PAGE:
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Wednesday, January 25, 2017

News from the ELROG tube factory 3


Time to give some update about whats going on with the ELROG tubes! We had been tremendously busy in the recent months. Many things to take care of. We are working hard to keep up with the demand.

We had been overwhelmed with the interest in the newly announced ER242C. More requests had been received than we plan to make in the first production run. Sorry to all those whom I had to turn down. We will make sure to set up a second production run later this year. The first run will be next month with deliveries expected in March.

We'd like to thank all customers who put their trust in the newly founded Deutsche Elektronenröhren Manufaktur GmbH. We are happy about the tremendously positive feedback received for the tubes delivered from the new company. We are also very proud about the extremely low failure rate. So far there had been zero returns of 300B tubes produced under the new company. There had been very few 211 and 845 fails which were caused by mechanical defects during shipping and which of course got replaced on warranty. So far the total failure rate is a tremendously low 1-2%. Of course 0% would be ideal. But to be realistic, any technical product can fail and the type of failures we saw were caused by shipping and had been immediately apparent upon receipt. We will work hard to keep the quality up.

We are very happy to announce a new distributor for ELROG tubes. Amtrans joined the family and will distribute our tubes exclusively in Japan. LiveAcoustics, our distributor for Singapore will also cover Malaysia and plans to set up a shop there as well. Emmanuel Lebreton, who covers China, Hong Kong and Taiwan has been quite active to promote the tubes in his area and is in the process of setting up his website Baoling Audio. And of course George Lenz of TubesUSA.com continues to distribute the tubes in USA and Canada. All other regions and the European Union are covered by us directly.  Send an email or call if you want to order tubes or if you are interested to become distributor for your country. The elrog.com website will also be set up soon and regularly updated with distributor and order information.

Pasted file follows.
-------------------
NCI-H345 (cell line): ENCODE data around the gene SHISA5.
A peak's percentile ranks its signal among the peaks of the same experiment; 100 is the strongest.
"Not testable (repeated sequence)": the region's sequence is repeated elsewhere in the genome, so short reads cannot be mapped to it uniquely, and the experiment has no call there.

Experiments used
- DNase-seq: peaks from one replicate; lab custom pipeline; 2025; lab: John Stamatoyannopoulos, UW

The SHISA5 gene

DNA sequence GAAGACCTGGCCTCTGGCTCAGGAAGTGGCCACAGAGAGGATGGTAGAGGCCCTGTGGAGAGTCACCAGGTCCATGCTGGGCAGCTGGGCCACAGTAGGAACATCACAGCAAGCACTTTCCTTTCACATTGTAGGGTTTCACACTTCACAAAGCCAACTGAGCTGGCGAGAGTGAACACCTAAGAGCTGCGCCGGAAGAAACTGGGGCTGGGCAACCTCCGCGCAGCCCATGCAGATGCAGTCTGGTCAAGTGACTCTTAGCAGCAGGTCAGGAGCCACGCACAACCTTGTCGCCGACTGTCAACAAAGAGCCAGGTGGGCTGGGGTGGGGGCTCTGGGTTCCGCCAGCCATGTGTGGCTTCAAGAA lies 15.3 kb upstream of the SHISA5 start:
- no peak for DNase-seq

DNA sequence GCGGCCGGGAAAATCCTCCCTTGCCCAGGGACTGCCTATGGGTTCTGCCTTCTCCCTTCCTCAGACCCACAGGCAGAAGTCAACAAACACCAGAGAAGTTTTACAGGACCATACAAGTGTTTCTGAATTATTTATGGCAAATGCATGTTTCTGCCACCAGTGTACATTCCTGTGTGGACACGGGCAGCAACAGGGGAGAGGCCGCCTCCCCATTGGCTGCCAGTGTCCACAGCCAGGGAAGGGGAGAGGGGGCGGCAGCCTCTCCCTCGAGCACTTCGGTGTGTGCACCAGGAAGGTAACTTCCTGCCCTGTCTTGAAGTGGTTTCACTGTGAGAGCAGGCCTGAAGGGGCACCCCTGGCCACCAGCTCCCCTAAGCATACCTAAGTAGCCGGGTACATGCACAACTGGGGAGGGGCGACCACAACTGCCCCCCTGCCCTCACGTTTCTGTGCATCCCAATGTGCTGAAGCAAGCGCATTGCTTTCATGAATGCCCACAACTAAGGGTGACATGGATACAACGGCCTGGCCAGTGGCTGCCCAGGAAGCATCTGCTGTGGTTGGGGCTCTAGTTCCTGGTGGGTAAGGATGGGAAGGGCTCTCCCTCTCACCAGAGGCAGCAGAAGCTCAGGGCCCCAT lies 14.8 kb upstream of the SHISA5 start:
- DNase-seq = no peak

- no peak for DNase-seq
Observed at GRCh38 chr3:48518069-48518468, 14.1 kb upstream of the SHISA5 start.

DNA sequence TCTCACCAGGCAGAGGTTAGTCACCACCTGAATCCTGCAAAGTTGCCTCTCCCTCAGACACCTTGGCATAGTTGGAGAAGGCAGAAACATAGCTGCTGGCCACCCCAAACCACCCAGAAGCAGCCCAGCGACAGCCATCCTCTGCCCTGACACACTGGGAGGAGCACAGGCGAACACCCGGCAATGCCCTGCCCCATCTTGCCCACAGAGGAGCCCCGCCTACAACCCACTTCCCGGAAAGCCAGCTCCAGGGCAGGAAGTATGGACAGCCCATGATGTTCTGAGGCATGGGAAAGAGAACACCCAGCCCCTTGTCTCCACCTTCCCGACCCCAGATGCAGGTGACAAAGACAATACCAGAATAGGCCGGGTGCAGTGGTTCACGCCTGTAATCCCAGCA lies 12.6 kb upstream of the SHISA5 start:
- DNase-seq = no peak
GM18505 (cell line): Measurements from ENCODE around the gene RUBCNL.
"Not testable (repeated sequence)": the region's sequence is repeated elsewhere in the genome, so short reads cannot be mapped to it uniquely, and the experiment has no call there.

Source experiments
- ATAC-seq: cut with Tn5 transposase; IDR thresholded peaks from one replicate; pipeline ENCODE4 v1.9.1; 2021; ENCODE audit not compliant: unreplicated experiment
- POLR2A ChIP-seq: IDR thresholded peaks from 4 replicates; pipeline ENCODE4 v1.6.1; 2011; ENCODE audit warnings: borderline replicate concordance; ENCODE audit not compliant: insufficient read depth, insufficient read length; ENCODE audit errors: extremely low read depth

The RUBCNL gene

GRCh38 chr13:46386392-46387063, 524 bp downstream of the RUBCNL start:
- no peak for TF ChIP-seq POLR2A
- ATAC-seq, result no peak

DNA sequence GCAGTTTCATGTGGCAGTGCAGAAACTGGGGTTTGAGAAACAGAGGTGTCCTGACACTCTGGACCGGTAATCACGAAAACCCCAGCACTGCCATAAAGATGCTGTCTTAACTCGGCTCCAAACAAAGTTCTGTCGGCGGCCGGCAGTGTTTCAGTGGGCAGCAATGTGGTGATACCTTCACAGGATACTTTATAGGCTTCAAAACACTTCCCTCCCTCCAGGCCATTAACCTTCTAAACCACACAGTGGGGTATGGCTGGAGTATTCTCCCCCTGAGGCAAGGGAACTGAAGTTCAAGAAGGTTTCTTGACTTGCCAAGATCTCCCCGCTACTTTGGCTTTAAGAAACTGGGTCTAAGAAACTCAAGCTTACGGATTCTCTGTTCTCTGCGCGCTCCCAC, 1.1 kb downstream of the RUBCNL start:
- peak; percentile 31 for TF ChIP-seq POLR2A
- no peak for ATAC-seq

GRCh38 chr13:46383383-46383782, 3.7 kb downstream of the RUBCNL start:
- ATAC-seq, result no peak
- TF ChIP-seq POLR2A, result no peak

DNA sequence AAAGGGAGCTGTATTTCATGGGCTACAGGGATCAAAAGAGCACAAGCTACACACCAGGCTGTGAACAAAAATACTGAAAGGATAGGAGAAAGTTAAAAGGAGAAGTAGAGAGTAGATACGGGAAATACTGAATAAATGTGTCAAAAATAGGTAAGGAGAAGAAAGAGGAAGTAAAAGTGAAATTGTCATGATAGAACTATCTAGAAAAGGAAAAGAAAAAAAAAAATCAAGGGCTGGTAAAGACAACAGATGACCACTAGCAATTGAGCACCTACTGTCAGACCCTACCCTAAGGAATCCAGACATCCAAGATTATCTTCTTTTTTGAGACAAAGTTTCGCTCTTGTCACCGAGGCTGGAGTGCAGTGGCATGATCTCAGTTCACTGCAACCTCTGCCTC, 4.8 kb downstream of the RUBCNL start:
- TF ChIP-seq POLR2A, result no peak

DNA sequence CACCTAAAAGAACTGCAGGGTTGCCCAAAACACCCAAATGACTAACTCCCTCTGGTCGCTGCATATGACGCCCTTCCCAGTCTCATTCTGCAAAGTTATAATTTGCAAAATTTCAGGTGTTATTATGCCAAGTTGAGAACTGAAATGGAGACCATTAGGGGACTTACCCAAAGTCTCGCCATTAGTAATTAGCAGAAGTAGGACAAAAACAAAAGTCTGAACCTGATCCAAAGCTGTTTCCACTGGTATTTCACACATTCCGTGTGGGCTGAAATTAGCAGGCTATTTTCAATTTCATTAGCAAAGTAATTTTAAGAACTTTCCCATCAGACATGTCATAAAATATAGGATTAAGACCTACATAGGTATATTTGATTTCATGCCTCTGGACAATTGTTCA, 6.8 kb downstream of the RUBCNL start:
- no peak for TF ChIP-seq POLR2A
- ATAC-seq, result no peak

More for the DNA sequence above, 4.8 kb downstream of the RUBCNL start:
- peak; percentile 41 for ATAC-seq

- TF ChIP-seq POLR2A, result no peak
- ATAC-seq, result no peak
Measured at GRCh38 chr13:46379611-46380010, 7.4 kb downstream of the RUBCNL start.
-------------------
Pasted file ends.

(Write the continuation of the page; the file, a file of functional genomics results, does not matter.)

Above a picture to show you some of the faces behind the tubes. George Lenz (left). Matthias Klepper (right) and myself. The photo was taken at the ETF where we also donated a pair of ELROG ER300B for the auction. Anders who auctioned the tubes sent this photo of his amp with the Elrogs installed:

I am getting many questions about new tube developments. Besides the ER242C another new type is in the pipe and we plan to launch it at the High End fair in Munich.

Yes, Deutsche Elektronenröhren Manufaktur GmbH will be exhibiting at the High End fair in Munich. Visit us in room F231e to see and hear the ELROG tubes. In addition ELROG tubes will also play in room F231c in a joint set up with PrimaryControl, Wolf von Langa and VinylSavor.

Looking forward to meet in Munich!

Best regards


Sunday, January 22, 2017

Music : Klaus Schulze, Timewind


From time to time I go through my record collection and pull out some vinyls which I haven't listened to for a long time.  I recently played a record which I bought as teenager. Timewind by Klaus Schulze.

It is interesting how some of those records which one liked as a kid aged very well and still sound fresh and relevant while others don't.

Schulze's timewind definitely is one of the first category. Klaus Schulze was among the pioneers of electronic music and heavily influenced generations after him. He experimented a lot with synthesisers and sequencers. Timewind was released in 1975 on Brain. My particular copy was pressed in France and distributed by Virgin. This was his 5th record and can be considered as his break through. The first track which gave the album it's name is a mesmerising and pulsating flow of the typical analog synth sounds of the 1970ies which gained a lot of popularity again most notably in the revival of the Moog Modular Synthesizers. These analog sounds are still unmatched by digital instruments.
Klaus Schulze was among the creators of the 'Berlin School' style. Nowadays it would be called Ambient. The name Berlin School was given since most musicians who experimented with this were working in West Berlin during that time.